A spokesman for the prime minister, Georges Sada, said Allawi's first cousin was abducted by masked militants outside of his home in southwestern Baghdad. The cousin's wife and daughter-in-law also were taken as hostages.
The militant group Ansar al-Jihad purportedly has issued a statement on an Islamist website claiming responsibility for the abductions. It says the hostages will be beheaded in 48 hours unless the Allawi orders an end to the Al-Fallujah assault and the release of insurgent prisoners. The authenticity of the statement could not be immediately verified.
But Muna Ali, a member of the central leadership of Allawi's Iraqi National Accord, said the kidnapping was clearly politically motivated. She made the comments today in an interview at RFE/RL headquarters in the Czech capital Prague.
"This is certainly political pressure for many reasons -- such as to try to stop the operations in Al-Fallujah or as an expression of [opposition] to the elections, or other things. I think that to submit to terrorists would be a political failure. And I don't that that is going to happen."
Ali explained that none of the hostages play a political role in Iraq. She said they were kidnapped for no other reason than being relatives of the interim prime minister.
"Regarding the security situation, security is bad outside of the Green Zone," Ali said. "But Dr. Iyad Allawi and other Iraqi officials are protected by the multinational forces and the American forces that are currently in Iraq. I don't think [it is possible] to protect every member of Allawi's family."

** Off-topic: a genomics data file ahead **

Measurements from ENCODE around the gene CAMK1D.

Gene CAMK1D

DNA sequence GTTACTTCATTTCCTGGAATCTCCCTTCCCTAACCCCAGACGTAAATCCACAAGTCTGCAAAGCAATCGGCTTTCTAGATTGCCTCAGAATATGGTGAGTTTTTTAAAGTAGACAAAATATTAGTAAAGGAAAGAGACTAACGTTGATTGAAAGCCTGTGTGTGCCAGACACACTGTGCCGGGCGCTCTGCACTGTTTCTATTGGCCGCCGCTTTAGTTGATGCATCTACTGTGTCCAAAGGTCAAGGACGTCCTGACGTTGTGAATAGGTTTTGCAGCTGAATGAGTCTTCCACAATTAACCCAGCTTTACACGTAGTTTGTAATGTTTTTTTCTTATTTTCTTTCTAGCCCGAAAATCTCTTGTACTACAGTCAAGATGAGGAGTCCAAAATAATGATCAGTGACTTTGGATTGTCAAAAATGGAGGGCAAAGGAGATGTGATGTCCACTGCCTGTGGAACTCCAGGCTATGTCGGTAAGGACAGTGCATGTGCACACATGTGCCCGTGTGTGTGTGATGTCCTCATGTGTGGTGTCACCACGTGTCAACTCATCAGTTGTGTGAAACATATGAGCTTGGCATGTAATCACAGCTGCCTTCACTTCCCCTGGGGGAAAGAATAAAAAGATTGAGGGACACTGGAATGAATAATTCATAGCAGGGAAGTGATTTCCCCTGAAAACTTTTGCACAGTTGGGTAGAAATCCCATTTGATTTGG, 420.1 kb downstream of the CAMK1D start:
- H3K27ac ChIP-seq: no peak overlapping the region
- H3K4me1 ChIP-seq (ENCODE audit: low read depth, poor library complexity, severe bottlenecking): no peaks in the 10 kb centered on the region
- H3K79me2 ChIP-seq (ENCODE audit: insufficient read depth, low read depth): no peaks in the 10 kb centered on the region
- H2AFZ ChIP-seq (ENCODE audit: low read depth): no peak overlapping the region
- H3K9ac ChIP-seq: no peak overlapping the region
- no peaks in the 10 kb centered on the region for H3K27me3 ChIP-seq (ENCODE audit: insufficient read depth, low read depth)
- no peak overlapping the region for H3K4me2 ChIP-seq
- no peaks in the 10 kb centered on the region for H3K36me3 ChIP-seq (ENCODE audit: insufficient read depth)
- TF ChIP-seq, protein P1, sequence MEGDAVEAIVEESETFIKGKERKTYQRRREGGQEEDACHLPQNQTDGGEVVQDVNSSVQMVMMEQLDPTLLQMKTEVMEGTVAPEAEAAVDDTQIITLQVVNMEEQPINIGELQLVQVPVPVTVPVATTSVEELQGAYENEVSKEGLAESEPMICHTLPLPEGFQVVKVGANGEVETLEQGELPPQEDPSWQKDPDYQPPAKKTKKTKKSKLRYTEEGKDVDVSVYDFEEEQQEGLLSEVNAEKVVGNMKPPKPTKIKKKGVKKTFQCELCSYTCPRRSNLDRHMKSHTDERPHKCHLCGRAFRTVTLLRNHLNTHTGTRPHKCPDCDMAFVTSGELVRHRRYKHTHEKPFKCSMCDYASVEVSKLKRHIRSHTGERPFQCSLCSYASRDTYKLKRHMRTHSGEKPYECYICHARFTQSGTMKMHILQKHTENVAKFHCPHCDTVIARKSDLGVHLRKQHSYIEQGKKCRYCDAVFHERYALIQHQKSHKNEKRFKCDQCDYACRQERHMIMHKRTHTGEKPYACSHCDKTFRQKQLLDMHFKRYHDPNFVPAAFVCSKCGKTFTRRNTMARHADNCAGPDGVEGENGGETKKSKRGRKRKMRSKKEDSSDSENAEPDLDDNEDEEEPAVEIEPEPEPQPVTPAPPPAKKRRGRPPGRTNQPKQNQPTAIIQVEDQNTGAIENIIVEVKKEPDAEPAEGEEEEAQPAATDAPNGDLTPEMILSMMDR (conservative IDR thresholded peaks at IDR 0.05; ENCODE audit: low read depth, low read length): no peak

Some 15,000 U.S. soldiers and allied Iraqi government troops launched a ground assault on Al-Fallujah on 8 November. U.S. military officials today said they had seized positions in 70 percent of the city. Embedded correspondents report that the insurgents continue to put up stiff resistance.
U.S. tanks came under heavy fire today from militants with assault rifles and rocket-propelled grenade launchers as they attempted to move from a northern residential district to take control of Highway 10, which divides Al-Fallujah into its northern and southern halves. By noon, the U.S. Marines were claiming control of most of the highway.
By mid-afternoon, the heaviest fighting appeared to be focused in the eastern and southeastern parts of the encircled city. Analysts said some of the insurgents might be trying to slip out of the city from the southeastern side.
At the Pentagon yesterday, U.S. Army Lieutenant General Thomas Metz told reporters that the fight for Al-Fallujah could last for several more days.
Metz also said the Pentagon now believes Jordanian-born militant Abu Mus'ab Zarqawi - viewed by the U.S. as a leader of the insurgency -- fled Al-Fallujah before the ground assault began: "From a tactical point of view, I'm making an assumption that Zarqawi has left [Al-Fallujah]. I still have the [intelligence] capability to hunt him in the city as we fight. But because we think he moves around Iraq, we are keeping the [intelligence] capability looking for him outside of Fallujah also."
At the start of the offensive, American officers estimated there were up to 6,000 insurgents in Al-Fallujah. About 80 percent were thought to be Iraqis and the rest foreigners like Zarqawi.
According to the latest assessment from the Pentagon, some 2,000 to 3,000 insurgents have been fighting against the U.S.-led assault.